John Deere announces layoffs at plants in Illinois and Iowa

By George Gallanis
4 October 2019

Deere & Company, the farm and heavy equipment giant, announced Tuesday that it was laying off 163 workers at two plants in Illinois and Iowa. Citing lowered revenue forecasts, in August the company announced it would cut costs and seek to increase profits through “organizational efficiency,” which the WSWS warned at the time heralded a new round of layoffs and attacks on workers.

The newly announced layoffs have been met with silence by the United Auto Workers union, of whom some 11,200 Deere workers are members.

The UAW, which is in the midst of isolating and starving out 48,000 striking General Motors workers, is no less versed in betraying the struggles of workers at Deere over the last 40 years.

Former UAW-Fiat Chrysler Vice President Norwood Jewell, who has since been sentenced to 15 months in prison for his role in the UAW corruption scheme, orchestrated the 2015 sellout contract at Deere. The UAW used lies and intimidation to get the deal through, desperate to keep the contract struggles at Deere and the Big Three isolated from each other. It only provided self-serving “highlights,” not the full contract, and demanded workers vote on the agreement the same day.

Deere workers in 2015 waiting to vote in East Moline, Illinois

Prior to and following the dubious 2015 contract ratification, Deere carried out thousands of layoffs, enabling it to reap billions and record profits on the basis of the deal.

The current layoffs affect workers at Harvester Works in East Moline, Illinois, and Davenport Works in Davenport, Iowa. They will not be the last. The economic “headwinds” confronting Deere will only continue to grow, and Deere is planning to force workers to once again pay for it.

Samuel R. Allen, former Deere chairman and chief executive officer, stated in August, “John Deere’s third-quarter results reflected the high degree of uncertainty that continues to overshadow the agricultural sector,” stemming from “concerns about export-market access, near-term demand for commodities such as soybeans, and overall crop conditions, have caused many farmers to postpone major equipment purchases.”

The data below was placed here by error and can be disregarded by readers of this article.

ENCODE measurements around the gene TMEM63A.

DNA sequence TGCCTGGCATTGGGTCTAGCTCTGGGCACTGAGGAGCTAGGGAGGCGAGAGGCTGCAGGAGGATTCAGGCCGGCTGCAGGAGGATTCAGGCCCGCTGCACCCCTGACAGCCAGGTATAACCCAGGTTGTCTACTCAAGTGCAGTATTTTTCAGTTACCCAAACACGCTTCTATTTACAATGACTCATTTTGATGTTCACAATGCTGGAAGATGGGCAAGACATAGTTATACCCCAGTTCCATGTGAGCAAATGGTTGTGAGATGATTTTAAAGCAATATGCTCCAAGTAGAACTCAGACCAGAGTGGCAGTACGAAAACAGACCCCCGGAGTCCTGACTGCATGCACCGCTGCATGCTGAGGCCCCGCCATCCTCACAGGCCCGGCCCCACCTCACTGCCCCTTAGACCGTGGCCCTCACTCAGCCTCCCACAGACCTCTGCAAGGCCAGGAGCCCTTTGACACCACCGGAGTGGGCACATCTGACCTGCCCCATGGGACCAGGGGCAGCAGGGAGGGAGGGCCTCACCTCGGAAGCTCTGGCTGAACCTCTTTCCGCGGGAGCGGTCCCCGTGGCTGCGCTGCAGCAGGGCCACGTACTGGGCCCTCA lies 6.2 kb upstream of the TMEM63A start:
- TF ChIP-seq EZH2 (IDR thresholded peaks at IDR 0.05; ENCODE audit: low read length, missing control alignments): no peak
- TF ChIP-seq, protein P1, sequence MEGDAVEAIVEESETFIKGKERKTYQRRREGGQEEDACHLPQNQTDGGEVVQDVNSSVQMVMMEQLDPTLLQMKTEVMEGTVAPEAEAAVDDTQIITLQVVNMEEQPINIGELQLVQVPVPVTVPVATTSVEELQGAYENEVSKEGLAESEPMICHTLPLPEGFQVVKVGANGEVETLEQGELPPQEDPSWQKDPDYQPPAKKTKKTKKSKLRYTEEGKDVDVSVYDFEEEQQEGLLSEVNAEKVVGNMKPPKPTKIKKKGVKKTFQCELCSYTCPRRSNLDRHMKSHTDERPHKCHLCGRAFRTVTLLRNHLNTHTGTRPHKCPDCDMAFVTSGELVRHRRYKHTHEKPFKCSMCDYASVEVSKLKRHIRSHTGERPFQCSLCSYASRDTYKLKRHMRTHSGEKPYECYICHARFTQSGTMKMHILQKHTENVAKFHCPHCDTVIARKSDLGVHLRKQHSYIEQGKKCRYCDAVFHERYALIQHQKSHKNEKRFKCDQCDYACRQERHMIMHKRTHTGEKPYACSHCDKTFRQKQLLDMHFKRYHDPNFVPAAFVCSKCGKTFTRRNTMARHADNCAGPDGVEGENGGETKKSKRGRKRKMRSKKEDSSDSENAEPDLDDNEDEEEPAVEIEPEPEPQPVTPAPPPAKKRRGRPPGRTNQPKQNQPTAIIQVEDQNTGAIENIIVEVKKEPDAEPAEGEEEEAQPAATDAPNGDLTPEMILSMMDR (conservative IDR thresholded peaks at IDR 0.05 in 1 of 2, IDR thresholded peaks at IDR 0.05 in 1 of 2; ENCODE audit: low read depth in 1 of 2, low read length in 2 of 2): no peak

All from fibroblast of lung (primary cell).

Ryan D. Campbell, a senior vice president and chief financial officer at Deere, laid out the company’s cost-cutting plans: “As these challenges persist, we are now beginning more aggressive actions on our cost structure to create a more efficient and nimble organization.

“These actions, which will involve organizational efficiency, a footprint assessment and an increased focus on investments with the most opportunity for differentiation, are in support of our aspiration to achieve 15 percent structural operating profits by 2022 and will position us to capitalize upon the resumption of replacement demand growth.”

Translated into plain English: Deere is planning layoffs, speed-up and other attacks on working conditions in order to further enrich its already immensely wealthy executives and shareholders.

The growing trade war between the US and China has led to a slump in the export of US agricultural goods. The American Farm Bureau reported China imported $9.1 billion worth of U.S. farm produce in 2019, down from $19.5 billion in 2017.

Additionally, the US had a record-setting wet spring which crippled crop yields for large sections of the American farm belt and was followed by hot and dry summer weather, which decreased corn and soybean yields. With decreased exports, American farmers have been reluctant to buy new farm machinery, impacting Deere’s bottom line.